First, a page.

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China’s Military Is Setting Sail for the Atlantic and Beyond

China’s Military Is Setting Sail for the Atlantic and Beyond

Wednesday, 15 December, 2021 - 04:30

In Equatorial Guinea, a tiny, oil-rich country on the Atlantic coast of Africa, a global clash of strategy between the US and China may play out in the next few years. The Pentagon is alarmed at reports that China may build a multipurpose naval base there, providing Beijing with military access to the mid-Atlantic. This follows Chinese construction of a military installation inside a commercial port on the Red Sea in Djibouti.


Is China about to militarize its geo-economic Belt and Road Initiative, which until now has been focused on economic development and business opportunities?


One person to ask, if we could bring him back to life, would be Admiral Alfred Thayer Mahan, the intellectual father of the modern US Navy. Over a century ago, alongside his patron, President Theodore Roosevelt, Mahan developed a global theory of sea power that drives much of the Navy’s thinking today. In essence, it says that to wield international influence, a nation must have a globally deployable and powerful navy and a network of overseas bases to support it.


During Mahan’s time, it was access to ammunition and coaling stations that were vital, while today it requires petroleum-based fuel for warships and international connectivity. In both cases, physical location at the nexus of important sea lanes and maritime “choke points” is key. Bear in mind that even in our globalized age, ships transport more than 80% of world trade.


For decades, the US has followed Mahan’s dictates, and has a superb set of overseas ports and basing arrangements: from Rota, Spain, at the entrance to the Mediterranean Sea, to Singapore, guarding the Strait of Malacca that connects the Indian Ocean and the South China Sea. Other countries with important US bases or ports of guaranteed access include Australia, Djibouti, Japan, South Korea, the UK and even Cuba — the base at Guantanamo Bay is an important logistical hub as well as the location of the infamous detention center.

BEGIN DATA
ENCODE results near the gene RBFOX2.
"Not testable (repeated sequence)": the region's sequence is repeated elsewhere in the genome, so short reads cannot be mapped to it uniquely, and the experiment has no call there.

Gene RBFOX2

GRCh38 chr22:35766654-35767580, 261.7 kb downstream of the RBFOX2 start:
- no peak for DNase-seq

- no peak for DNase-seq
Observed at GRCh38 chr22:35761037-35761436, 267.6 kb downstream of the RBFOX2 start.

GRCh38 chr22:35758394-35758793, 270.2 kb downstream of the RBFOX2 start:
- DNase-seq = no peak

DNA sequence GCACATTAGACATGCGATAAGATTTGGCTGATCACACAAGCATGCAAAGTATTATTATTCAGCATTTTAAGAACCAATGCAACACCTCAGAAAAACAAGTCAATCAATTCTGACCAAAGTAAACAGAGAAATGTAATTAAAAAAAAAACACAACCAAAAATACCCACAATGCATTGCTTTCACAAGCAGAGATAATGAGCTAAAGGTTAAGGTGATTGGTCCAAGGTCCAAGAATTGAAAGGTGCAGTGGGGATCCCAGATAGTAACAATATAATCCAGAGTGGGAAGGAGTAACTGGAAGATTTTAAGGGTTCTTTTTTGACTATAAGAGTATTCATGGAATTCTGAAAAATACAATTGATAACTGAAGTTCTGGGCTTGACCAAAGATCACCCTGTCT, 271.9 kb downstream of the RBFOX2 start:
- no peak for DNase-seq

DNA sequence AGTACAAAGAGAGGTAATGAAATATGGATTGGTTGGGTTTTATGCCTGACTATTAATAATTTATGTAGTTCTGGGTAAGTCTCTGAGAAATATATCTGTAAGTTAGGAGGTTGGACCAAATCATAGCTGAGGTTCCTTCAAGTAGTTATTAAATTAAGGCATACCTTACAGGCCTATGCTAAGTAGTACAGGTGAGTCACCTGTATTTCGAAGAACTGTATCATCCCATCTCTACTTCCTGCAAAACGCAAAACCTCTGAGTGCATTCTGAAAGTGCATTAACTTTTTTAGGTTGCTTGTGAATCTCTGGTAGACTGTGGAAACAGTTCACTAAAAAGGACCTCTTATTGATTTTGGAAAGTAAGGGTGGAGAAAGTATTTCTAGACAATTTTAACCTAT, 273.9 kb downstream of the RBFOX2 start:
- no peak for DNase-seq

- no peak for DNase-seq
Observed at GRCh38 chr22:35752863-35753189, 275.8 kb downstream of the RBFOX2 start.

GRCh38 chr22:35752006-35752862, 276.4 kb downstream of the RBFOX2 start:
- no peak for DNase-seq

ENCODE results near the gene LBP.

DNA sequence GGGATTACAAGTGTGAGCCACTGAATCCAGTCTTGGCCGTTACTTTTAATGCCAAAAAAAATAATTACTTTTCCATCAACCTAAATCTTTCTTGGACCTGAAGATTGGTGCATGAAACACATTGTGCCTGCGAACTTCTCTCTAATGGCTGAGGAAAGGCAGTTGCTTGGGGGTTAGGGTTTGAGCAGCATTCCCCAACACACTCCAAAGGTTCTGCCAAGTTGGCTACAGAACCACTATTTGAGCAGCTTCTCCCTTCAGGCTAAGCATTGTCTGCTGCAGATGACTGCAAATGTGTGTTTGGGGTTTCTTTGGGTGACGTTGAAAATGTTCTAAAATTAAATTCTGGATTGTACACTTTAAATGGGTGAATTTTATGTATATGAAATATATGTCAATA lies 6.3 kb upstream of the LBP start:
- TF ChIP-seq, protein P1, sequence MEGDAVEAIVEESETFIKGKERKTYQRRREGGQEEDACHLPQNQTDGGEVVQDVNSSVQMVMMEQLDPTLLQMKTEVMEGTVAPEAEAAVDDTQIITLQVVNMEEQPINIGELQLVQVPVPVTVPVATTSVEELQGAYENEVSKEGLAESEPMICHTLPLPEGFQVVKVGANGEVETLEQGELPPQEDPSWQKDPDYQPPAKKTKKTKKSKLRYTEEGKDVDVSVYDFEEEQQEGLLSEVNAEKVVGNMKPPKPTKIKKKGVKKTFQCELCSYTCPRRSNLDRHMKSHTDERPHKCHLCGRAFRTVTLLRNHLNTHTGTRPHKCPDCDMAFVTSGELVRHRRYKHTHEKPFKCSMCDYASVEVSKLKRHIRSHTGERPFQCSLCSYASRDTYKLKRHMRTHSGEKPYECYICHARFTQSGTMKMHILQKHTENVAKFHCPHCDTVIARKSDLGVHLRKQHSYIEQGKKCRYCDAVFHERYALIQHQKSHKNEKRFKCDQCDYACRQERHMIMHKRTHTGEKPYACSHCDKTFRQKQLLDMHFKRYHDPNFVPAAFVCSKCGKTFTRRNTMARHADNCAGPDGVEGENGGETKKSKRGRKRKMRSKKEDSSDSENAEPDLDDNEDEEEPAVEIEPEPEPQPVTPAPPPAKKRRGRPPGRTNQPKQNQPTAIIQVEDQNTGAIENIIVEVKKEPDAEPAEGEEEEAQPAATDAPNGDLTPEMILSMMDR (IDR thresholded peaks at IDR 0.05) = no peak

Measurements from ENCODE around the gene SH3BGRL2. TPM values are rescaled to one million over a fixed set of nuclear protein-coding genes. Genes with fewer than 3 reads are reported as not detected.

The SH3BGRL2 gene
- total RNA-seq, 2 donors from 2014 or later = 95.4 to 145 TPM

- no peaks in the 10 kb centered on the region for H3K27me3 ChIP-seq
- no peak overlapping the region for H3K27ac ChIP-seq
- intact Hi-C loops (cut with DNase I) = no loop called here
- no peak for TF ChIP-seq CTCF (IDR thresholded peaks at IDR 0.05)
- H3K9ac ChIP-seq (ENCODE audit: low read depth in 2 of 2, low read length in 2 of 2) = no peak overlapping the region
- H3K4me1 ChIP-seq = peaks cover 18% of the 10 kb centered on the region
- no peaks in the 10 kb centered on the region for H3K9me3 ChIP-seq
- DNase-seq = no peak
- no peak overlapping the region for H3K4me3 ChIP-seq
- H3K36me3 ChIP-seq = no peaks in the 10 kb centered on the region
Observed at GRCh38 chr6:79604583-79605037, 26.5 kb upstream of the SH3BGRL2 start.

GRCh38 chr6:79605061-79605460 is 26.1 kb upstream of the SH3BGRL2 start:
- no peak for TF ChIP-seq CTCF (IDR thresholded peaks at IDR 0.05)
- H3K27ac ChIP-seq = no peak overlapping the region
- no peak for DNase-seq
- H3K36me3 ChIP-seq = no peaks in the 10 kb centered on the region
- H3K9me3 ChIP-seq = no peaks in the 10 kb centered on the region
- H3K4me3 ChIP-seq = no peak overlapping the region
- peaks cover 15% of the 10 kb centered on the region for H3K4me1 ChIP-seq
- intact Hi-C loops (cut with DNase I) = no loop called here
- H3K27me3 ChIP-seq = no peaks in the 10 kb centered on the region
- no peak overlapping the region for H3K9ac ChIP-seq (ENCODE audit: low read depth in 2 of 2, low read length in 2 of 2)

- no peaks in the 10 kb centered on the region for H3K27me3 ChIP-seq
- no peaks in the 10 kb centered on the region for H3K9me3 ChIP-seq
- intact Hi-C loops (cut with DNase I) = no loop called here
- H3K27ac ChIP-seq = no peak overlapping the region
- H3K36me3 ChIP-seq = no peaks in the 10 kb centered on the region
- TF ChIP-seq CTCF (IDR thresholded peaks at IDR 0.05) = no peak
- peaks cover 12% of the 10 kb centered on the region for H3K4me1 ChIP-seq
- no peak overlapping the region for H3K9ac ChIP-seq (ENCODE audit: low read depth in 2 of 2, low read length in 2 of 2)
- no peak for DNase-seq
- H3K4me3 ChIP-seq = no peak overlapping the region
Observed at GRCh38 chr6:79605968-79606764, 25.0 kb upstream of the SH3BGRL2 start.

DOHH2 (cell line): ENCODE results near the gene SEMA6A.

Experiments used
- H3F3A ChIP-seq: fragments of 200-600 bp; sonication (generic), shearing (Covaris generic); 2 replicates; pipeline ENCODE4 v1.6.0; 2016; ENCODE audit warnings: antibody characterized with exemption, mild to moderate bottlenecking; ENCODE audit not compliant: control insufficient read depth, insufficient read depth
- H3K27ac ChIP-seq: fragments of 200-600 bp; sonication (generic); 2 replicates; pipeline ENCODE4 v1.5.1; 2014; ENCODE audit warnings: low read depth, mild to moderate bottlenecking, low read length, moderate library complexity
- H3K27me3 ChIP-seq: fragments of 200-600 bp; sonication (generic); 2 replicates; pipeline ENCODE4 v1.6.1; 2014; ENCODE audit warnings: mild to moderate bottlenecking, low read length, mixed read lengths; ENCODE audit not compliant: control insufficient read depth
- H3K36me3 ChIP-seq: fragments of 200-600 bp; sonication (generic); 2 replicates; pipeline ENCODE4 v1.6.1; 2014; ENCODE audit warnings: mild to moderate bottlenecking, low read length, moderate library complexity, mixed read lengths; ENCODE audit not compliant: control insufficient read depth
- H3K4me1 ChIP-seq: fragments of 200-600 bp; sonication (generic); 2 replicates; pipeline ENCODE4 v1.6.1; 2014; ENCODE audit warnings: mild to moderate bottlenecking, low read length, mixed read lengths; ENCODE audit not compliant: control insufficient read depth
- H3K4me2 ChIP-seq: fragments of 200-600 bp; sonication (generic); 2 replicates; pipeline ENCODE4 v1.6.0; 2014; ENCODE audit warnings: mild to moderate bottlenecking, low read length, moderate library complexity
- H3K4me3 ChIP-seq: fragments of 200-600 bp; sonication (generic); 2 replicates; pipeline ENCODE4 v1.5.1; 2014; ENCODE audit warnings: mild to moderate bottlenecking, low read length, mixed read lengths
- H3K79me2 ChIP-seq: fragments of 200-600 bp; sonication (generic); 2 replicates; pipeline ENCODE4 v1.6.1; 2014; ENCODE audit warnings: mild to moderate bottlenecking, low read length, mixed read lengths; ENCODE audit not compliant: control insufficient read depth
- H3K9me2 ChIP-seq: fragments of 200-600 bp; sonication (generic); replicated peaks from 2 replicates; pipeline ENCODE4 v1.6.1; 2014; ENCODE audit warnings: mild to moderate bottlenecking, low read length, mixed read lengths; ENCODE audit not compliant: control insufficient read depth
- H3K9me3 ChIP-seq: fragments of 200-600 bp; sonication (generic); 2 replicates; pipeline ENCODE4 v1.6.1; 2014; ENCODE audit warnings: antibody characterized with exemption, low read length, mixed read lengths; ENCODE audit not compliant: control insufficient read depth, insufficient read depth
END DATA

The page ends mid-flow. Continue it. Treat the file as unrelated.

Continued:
President Xi Jinping of China has been clear in his ambition to make his nation a dominant military power and the world’s most powerful economic actor by the middle of this century. This aspiration requires a more capable and wide-ranging naval force; a global command-and-control network that can reach into space and down to the ocean floor; and a logistical and communications network to support such a fleet. China already has more warships than the US (although of far lower quality) and an emerging submarine force, and is increasing activities in space. What it lacks are the global bases.


If I were advising Xi, I would tell him that with facilities on the Horn of Africa and (potentially) Africa’s Atlantic coast, there are additional key nodes to consider. One is in the Americas: the Caribbean. An arrangement with either Cuba or Venezuela — Chinese ships have made port calls at both — would be a smart move for Beijing.


The days of the Monroe Doctrine, cementing American dominance of the Western Hemisphere, are long past. A Chinese flotilla operating just south of the US would be a major distraction for Washington, necessitating additional ships for the Navy’s Fourth Fleet, which has its home port in northern Florida. It would also put pressure near the Panama Canal, still a vital trade route and increasingly under the sway of Chinese business interests.

Another smart location for a Chinese military presence would be in the northern Pacific, and the obvious partner would be Russia. Moscow and Beijing have been drawing closer together, and their navies have operated together not only in the Pacific but in the Baltic Sea in the heart of Europe.


A basing arrangement at a northern Pacific port would give Beijing strategic depth and a position on another side of Japan’s home islands. China could also consider a South Pacific atoll, perhaps Fiji, with which it has close trading relations. The eastern Mediterranean also has attraction, with ports in Syria under Russian control the obvious location.


Finally, Beijing will likely look north to the Arctic. It has observer status in the Arctic Council and a larger fleet of icebreakers than the US, and covets the trade routes, potential hydrocarbons and deep-seabed minerals in the region. Most nations with geographic access to the Arctic are either members or close partners of the North Atlantic Treaty Organization. But close to half of the Arctic’s “front porch” is Russian, and separatist elements in Greenland (today part of Denmark) might welcome the Chinese navy.


The US is understandably putting pressure on Equatorial Guinea to reject Beijing’s overtures. But either way, China is going to expand its already impressive fleet and broaden its naval power globally through bases, friendly relations and logistical arrangements. Alfred Thayer Mahan would recognize Beijing’s approach. He would counsel the US to focus on increasing forward deployments in the Pacific and elsewhere, maintaining key bases and logistics nodes, and preparing for real competition on the high seas.


Bloomberg


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